Remembering Mildred Swanson
A small family foundation supports enormous gains in the prevention and treatment of age-related macular degeneration
Richard Northrup, III, Swanson Foundation advisor, with Dr. Howard Petty, whose research examines mechanisms underlying AMD.
Mildred E. Swanson was a career woman at an unlikely time. Born in 1912, she graduated from high school at age 16 with the distinction of valedictorian. One of the first employees of Owens Corning, Toledo, Ohio, she retired as manager of the payroll department after 40 years of service.
"Mildred was an amazing lady," says great nephew Richard C. Northrup, III, a U-M alumnus who resides in Ann Arbor, Michigan. "Unlike many women of her period, Mildred did not marry nor have children. She was a true businesswoman on a career path."
At the age of 85, Ms. Swanson began to suffer diminished vision from age-related macular degeneration (AMD), a condition that would progress until her death in 2003, at age 90. The leading cause of vision loss in Americans 60 and older, AMD destroys sharp, central vision—making it difficult or impossible to read or recognize faces. "Mildred was very unhappy that she was losing her sight," says Mr. Northrup. "She was discouraged that nothing could be done about it."
Mildred Swanson on the family farm in 1945.
True to Ms. Swanson's enormous spirit of generosity, she established the Mildred E. Swanson Foundation through her estate plan with the dual mission of funding medical research and higher education scholarships— both dear to her heart. Following Ms. Swanson's death, the Foundation was funded in 2004 and is managed by advisors Mr. Northrup, great nephew Michael J. Giesecke, a U-M alumnus, and nephew John R. Giesecke.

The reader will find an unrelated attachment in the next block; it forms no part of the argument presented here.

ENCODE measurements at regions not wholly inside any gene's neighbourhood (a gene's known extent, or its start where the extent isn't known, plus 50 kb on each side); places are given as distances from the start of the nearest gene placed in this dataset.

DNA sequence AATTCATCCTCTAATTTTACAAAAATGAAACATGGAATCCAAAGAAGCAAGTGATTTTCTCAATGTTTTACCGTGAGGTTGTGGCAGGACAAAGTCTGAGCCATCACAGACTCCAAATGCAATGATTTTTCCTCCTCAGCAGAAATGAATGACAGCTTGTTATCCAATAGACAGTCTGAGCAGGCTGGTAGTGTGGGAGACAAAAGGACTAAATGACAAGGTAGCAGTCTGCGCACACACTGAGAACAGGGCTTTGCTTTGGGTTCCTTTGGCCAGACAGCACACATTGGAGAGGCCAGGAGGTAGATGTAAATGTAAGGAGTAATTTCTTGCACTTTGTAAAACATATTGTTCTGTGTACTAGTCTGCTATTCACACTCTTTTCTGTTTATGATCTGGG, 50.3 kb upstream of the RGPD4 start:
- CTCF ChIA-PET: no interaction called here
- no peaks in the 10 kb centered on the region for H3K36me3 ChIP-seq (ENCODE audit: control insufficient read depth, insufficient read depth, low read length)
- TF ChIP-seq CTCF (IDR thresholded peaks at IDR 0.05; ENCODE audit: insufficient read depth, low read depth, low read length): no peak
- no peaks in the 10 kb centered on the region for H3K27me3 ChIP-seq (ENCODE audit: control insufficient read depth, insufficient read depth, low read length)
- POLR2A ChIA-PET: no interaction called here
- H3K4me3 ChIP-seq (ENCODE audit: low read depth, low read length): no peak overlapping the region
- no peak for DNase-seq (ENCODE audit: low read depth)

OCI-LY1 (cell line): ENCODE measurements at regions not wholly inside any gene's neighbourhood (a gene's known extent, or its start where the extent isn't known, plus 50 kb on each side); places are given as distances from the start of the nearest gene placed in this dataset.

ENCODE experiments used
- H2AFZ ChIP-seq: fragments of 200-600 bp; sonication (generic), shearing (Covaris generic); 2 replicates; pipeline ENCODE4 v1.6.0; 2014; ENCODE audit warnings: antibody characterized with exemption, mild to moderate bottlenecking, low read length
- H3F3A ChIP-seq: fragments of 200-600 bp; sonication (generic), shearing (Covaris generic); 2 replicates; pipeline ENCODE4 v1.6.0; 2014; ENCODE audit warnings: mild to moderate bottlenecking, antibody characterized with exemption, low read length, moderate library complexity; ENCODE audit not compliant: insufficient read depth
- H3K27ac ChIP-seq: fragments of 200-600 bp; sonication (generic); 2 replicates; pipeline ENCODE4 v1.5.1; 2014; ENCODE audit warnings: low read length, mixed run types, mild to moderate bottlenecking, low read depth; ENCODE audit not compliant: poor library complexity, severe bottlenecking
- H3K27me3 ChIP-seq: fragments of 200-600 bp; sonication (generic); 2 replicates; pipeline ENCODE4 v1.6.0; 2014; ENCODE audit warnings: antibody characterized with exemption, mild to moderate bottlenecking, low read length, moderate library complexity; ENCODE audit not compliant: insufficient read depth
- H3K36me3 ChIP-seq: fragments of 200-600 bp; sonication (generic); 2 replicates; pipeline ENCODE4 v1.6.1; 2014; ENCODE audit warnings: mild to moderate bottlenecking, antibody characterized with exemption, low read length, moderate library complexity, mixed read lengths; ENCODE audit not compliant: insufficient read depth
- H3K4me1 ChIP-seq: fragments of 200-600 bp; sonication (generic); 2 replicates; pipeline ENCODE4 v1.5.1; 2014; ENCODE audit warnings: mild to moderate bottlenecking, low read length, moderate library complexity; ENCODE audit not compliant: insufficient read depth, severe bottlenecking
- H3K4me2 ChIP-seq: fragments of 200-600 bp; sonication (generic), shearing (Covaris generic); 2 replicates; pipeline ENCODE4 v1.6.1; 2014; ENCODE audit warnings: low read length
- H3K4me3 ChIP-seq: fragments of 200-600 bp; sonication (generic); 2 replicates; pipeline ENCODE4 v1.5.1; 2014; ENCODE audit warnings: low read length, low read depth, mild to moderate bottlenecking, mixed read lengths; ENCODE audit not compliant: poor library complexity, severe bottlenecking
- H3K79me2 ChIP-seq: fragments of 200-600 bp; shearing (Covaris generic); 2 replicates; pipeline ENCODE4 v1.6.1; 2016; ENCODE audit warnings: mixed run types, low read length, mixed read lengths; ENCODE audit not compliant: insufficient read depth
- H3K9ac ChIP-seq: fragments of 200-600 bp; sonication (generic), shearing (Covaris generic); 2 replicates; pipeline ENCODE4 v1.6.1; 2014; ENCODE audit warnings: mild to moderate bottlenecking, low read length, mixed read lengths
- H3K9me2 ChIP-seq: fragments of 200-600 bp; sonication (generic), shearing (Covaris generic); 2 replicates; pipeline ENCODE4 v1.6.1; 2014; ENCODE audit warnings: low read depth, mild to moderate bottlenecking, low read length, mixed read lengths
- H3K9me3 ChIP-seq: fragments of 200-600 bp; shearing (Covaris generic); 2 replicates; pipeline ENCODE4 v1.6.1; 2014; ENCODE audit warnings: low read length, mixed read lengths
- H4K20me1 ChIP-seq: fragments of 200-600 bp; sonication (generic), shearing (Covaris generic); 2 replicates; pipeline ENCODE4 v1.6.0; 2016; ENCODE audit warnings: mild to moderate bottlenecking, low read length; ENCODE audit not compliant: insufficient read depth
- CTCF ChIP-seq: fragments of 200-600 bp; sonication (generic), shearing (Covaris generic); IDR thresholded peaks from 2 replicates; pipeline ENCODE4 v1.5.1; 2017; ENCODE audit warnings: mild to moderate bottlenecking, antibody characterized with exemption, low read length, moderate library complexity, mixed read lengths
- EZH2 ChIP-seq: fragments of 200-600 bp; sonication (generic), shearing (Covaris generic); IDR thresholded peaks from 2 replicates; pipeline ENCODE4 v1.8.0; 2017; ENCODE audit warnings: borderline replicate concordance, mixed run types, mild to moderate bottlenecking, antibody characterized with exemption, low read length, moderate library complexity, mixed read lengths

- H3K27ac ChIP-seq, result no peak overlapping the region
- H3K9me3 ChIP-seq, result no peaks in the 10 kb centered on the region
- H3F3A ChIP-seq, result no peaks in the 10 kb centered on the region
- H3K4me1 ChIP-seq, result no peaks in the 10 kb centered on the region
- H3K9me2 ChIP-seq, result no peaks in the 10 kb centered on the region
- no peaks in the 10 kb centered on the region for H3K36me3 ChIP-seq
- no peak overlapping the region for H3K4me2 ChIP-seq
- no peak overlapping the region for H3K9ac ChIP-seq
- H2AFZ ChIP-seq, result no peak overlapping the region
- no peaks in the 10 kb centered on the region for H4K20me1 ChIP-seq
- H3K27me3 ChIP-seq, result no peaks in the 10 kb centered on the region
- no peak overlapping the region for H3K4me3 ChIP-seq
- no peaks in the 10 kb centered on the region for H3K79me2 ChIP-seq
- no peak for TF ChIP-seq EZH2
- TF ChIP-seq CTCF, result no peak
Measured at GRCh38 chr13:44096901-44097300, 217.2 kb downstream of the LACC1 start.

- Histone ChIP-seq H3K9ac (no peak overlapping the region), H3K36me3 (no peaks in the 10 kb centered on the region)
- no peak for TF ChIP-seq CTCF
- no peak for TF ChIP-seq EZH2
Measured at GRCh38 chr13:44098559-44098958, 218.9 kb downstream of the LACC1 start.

As the Foundation explored research concepts, they became interested in funding "orphan" ideas—ideas that appeared promising, but had not received funding. And now, for the past four years, the Foundation has generously supported an AMD research project led by Howard R. Petty, Ph.D., Professor of Ophthalmology and Visual Sciences and Professor of Microbiology and Immunology, and Victor M. Elner, M.D., Ph.D., Ravitz Foundation Professor of Ophthalmology and Visual Sciences and Professor of Pathology.
Ms. Swanson with her brothers, Kenneth, Milton, Stanley, and Glenn.
"We're taking relatively small dollars and marrying them with gifted researchers with a promising idea," says Mr. Northrup. "Our small family foundation has the potential, through those dollars and Drs. Petty and Elner, to have an outsized impact on the world. There's another Aunt Mildred out there. Maybe we can help her."
And, that help is on the way. After years of research, Drs. Petty and Elner have identified mechanisms in the eye that kill retinal pigment epithelium (RPE) cells, key players in the development of AMD.
"A few years ago, it was discovered that Complement Factor H (CFH), an immunological protein, was an important gene relevant to AMD," says Dr. Petty. "We knew there was a correlation, but we didn't understand the mechanism. That was the impetus for this research."
Soon, the team discovered proteins that promote the programmed death of RPE cells in an in vitro model of the process of macular degeneration in the eye.
Further research revealed another important discovery. When CFH was added to the in vitro model, it blocked the death of RPE cells. "These findings suggest that selectively interfering with this mechanism may be beneficial in the prevention and treatment of AMD," says Dr. Petty. "This work could lead to identification of a drug that would be useful clinically."
Small family foundations are vital in helping Kellogg achieve its mission of advancing vision research. According to Paul R. Lichter, M.D., F. Bruce Fralick Professor of Ophthalmology and Chair of the U-M Department of Ophthalmology and Visual Sciences, "These foundations provide an invaluable opportunity to create the kind of preliminary data that can eventually go on to a large-scale grant."